My Thoughts About The Kite Runner by Khaled Hosseini (Book Review #36)

“For you, a thousand times over”
― Khaled Hosseini, The Kite Runner


1 Million stars out of 5.

I don’t know. I really don’t know how to start.

I consider a book as one of the best books I’ve read if I don’t know how to start giving it a review, the reason being there are a lot of things that I want to say and I am confused where to start. I only have two books on that list so far, first being Kafka on the Shore by Haruki Muramaki and second is The Color Purple by Alice Walker. And after reading this book, The Kite Runner just made it on that list.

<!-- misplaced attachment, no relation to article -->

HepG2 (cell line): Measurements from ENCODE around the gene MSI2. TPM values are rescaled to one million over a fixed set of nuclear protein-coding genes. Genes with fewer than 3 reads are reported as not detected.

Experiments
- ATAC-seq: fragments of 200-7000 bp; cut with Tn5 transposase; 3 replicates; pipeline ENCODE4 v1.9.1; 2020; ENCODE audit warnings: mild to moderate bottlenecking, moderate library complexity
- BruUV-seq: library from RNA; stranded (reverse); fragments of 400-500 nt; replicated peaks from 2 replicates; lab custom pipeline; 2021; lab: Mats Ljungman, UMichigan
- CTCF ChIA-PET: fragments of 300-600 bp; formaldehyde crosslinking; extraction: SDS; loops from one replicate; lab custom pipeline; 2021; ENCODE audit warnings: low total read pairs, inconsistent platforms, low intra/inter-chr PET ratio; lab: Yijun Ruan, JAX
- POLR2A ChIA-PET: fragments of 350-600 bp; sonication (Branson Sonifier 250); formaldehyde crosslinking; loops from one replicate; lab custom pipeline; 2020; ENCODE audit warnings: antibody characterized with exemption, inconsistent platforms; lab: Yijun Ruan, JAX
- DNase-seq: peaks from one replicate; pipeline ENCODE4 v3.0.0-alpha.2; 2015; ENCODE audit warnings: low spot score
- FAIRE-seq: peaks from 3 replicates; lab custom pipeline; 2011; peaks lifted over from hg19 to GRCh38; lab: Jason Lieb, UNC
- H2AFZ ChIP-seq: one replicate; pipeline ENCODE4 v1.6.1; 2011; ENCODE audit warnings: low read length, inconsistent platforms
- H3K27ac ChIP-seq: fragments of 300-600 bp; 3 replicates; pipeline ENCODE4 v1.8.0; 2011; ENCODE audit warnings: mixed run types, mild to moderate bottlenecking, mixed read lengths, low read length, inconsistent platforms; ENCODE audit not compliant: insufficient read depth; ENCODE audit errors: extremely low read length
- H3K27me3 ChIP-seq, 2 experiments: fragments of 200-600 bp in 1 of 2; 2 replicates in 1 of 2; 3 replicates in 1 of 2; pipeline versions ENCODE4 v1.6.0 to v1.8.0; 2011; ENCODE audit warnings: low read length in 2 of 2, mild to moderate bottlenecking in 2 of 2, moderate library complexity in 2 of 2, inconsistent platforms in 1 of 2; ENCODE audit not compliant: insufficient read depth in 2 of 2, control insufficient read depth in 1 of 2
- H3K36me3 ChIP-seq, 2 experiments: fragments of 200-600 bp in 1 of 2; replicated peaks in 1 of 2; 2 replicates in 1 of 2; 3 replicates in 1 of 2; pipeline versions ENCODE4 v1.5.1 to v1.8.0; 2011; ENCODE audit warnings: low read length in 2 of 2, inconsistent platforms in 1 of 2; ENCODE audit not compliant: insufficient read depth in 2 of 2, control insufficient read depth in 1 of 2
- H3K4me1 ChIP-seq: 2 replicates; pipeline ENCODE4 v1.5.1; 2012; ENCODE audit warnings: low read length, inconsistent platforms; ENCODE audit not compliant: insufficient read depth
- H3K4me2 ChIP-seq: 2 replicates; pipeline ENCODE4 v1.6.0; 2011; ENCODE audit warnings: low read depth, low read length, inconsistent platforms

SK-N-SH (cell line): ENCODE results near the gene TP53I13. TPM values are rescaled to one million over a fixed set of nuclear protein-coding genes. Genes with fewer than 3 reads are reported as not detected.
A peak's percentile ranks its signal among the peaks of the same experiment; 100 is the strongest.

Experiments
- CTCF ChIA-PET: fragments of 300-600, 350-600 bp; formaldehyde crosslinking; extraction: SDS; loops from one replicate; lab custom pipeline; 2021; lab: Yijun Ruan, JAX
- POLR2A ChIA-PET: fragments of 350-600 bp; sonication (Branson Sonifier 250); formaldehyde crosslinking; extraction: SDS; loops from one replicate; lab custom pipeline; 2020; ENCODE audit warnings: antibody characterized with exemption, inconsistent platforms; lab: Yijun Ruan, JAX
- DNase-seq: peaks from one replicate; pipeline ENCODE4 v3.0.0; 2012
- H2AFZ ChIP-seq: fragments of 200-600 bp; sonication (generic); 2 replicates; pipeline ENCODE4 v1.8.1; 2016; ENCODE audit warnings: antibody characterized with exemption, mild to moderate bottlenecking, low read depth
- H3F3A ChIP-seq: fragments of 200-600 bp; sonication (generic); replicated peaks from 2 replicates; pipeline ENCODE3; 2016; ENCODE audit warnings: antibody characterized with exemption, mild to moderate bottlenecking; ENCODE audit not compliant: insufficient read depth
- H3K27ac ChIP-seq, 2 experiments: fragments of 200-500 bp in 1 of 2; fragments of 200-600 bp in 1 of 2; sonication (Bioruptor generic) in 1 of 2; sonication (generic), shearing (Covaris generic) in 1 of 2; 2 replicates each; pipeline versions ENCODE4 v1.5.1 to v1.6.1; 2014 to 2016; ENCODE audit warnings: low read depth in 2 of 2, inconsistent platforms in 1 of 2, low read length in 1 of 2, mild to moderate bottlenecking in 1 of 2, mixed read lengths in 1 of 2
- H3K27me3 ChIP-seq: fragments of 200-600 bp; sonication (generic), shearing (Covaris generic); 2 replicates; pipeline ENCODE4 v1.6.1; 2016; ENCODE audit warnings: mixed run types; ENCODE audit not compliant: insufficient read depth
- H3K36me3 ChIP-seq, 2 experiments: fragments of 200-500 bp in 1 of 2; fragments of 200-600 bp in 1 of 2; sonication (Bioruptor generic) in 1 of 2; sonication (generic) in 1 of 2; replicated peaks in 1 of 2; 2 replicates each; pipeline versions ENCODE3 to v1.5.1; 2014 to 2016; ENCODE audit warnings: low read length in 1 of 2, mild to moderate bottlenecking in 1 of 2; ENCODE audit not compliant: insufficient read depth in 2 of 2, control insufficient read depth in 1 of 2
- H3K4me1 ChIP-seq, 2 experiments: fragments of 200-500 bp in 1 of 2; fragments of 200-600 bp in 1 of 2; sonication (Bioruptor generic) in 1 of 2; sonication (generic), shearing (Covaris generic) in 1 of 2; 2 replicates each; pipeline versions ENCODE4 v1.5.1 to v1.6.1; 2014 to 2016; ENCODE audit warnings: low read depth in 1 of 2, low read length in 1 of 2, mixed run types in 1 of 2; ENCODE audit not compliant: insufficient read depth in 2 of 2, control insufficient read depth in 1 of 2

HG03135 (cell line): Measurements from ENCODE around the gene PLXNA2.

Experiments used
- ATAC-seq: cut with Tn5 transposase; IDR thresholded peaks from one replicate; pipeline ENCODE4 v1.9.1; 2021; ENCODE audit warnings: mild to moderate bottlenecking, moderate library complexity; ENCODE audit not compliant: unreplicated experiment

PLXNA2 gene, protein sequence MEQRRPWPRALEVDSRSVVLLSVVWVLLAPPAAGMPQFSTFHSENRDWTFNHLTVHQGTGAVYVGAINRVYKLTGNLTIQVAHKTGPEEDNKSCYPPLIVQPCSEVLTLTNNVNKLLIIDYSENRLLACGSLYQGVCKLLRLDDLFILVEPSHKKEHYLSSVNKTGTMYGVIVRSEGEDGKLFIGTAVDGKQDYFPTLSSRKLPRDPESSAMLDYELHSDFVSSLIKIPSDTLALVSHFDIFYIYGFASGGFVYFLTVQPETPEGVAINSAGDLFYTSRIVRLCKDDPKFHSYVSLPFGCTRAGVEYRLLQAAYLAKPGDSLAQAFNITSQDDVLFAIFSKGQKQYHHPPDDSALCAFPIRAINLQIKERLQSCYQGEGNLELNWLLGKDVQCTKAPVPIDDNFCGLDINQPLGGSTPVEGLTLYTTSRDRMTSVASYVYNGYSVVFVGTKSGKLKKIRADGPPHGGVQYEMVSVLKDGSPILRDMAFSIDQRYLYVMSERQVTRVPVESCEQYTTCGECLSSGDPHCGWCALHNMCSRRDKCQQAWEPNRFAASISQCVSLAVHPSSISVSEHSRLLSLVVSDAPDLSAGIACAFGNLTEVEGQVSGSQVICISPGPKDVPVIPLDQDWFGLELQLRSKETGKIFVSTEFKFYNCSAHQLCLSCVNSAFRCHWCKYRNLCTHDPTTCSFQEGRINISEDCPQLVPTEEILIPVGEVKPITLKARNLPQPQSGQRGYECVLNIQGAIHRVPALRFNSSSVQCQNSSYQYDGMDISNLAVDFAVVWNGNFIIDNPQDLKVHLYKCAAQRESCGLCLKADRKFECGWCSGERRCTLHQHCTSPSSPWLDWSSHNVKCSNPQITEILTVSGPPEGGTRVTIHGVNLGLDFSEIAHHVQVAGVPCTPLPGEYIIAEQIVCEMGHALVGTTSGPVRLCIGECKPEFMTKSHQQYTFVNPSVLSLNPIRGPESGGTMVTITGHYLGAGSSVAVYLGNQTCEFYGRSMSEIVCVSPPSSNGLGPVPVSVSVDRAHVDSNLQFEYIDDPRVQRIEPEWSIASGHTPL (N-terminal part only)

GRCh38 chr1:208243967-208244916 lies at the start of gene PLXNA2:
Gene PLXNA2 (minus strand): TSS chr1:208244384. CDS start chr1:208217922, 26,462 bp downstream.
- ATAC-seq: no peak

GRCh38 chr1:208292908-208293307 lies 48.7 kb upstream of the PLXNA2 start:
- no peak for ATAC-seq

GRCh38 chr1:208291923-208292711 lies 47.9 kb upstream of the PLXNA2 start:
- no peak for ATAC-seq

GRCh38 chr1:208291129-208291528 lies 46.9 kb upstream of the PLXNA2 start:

The book is the story of Amir during the 1970 pre–war Afghanistan, followed by the invasion of the Russians in 1979 and the terror that happened afterwards during their nine year occupancy in Afghanistan, the terror and destruction caused by the Taliban in the nineties and the 2000 post-Taliban as the backdrop of the story. The book follows Amir perspective. The book follows Amir’s childhood in the wealthy part of Kabul, Afghanistan living with his father and their servants, father and son, Ali and Hassan, during the early times before war broke in the country. We follow as Amir and their servant’s son, Hassan, grew up, play and learn the art of kite flying, learn and appreciate books, became closer as brothers and fought their bullies together. We follow as Amir always tried to get the approval of his father, a powerful businessman, and how he always try to make his father proud of him. We follow as Amir growing and always despising Hassan in his thoughts while Hassan continuously serve him dutifully as a friend and as a servant. We follow as both their lives changed when Afghanistan was attacked by the Russians and years later when Taliban took over. We follow as the two become separated because of poor choices. We follow as Amir and his father escaped Afghanistan and moved to the US to start a new life. We follow as the two learned the ropes in the US, how their lifestyle changed and how they became accustomed to a country far different from where they came from. We follow as Amir chased his dream in the US and how he started his own family. We follow as he’s still being haunted by the actions that he made during his childhood that changed the life of his friend. We follow as the past didn’t forget Amir, making him come back to Afghanistan to once and for all have a closure and make things right. We follow as secrets over secrets are revealed shedding light to the real connection between Amir and Hassan.